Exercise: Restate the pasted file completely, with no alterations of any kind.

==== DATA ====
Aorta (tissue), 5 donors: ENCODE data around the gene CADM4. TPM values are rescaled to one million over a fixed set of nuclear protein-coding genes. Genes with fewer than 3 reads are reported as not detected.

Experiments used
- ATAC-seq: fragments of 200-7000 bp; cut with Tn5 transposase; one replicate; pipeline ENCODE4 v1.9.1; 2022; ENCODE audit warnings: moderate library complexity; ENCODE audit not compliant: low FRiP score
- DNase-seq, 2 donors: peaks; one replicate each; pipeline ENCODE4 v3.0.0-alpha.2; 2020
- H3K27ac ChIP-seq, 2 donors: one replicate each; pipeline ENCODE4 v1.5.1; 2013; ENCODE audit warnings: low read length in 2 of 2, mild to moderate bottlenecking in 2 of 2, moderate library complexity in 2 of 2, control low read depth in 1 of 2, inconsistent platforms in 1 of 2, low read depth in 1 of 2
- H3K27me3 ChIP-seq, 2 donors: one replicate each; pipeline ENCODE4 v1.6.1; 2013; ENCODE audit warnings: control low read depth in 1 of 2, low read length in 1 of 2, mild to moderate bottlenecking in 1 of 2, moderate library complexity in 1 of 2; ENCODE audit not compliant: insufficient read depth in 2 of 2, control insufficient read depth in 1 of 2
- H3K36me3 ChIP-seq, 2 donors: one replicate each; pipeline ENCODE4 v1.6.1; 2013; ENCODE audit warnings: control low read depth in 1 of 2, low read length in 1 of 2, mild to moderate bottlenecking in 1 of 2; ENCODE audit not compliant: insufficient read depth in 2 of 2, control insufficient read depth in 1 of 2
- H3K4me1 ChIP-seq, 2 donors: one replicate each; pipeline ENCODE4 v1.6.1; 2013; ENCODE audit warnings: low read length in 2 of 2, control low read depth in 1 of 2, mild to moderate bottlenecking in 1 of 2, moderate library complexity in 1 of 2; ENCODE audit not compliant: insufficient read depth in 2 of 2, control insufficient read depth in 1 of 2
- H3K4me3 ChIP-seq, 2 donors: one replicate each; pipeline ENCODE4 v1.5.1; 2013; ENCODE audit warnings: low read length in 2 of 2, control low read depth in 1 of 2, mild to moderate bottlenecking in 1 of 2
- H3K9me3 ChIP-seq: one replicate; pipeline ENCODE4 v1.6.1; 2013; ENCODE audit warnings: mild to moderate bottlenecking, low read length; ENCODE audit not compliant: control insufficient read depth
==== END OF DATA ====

Aorta (tissue), 5 donors: ENCODE data around the gene CADM4. TPM values are rescaled to one million over a fixed set of nuclear protein-coding genes. Genes with fewer than 3 reads are reported as not detected.

Experiments used
- ATAC-seq: fragments of 200-7000 bp; cut with Tn5 transposase; one replicate; pipeline ENCODE4 v1.9.1; 2022; ENCODE audit warnings: moderate library complexity; ENCODE audit not compliant: low FRiP score
- DNase-seq, 2 donors: peaks; one replicate each; pipeline ENCODE4 v3.0.0-alpha.2; 2020
- H3K27ac ChIP-seq, 2 donors: one replicate each; pipeline ENCODE4 v1.5.1; 2013; ENCODE audit warnings: low read length in 2 of 2, mild to moderate bottlenecking in 2 of 2, moderate library complexity in 2 of 2, control low read depth in 1 of 2, inconsistent platforms in 1 of 2, low read depth in 1 of 2
- H3K27me3 ChIP-seq, 2 donors: one replicate each; pipeline ENCODE4 v1.6.1; 2013; ENCODE audit warnings: control low read depth in 1 of 2, low read length in 1 of 2, mild to moderate bottlenecking in 1 of 2, moderate library complexity in 1 of 2; ENCODE audit not compliant: insufficient read depth in 2 of 2, control insufficient read depth in 1 of 2
- H3K36me3 ChIP-seq, 2 donors: one replicate each; pipeline ENCODE4 v1.6.1; 2013; ENCODE audit warnings: control low read depth in 1 of 2, low read length in 1 of 2, mild to moderate bottlenecking in 1 of 2; ENCODE audit not compliant: insufficient read depth in 2 of 2, control insufficient read depth in 1 of 2
- H3K4me1 ChIP-seq, 2 donors: one replicate each; pipeline ENCODE4 v1.6.1; 2013; ENCODE audit warnings: low read length in 2 of 2, control low read depth in 1 of 2, mild to moderate bottlenecking in 1 of 2, moderate library complexity in 1 of 2; ENCODE audit not compliant: insufficient read depth in 2 of 2, control insufficient read depth in 1 of 2
- H3K4me3 ChIP-seq, 2 donors: one replicate each; pipeline ENCODE4 v1.5.1; 2013; ENCODE audit warnings: low read length in 2 of 2, control low read depth in 1 of 2, mild to moderate bottlenecking in 1 of 2
- H3K9me3 ChIP-seq: one replicate; pipeline ENCODE4 v1.6.1; 2013; ENCODE audit warnings: mild to moderate bottlenecking, low read length; ENCODE audit not compliant: control insufficient read depth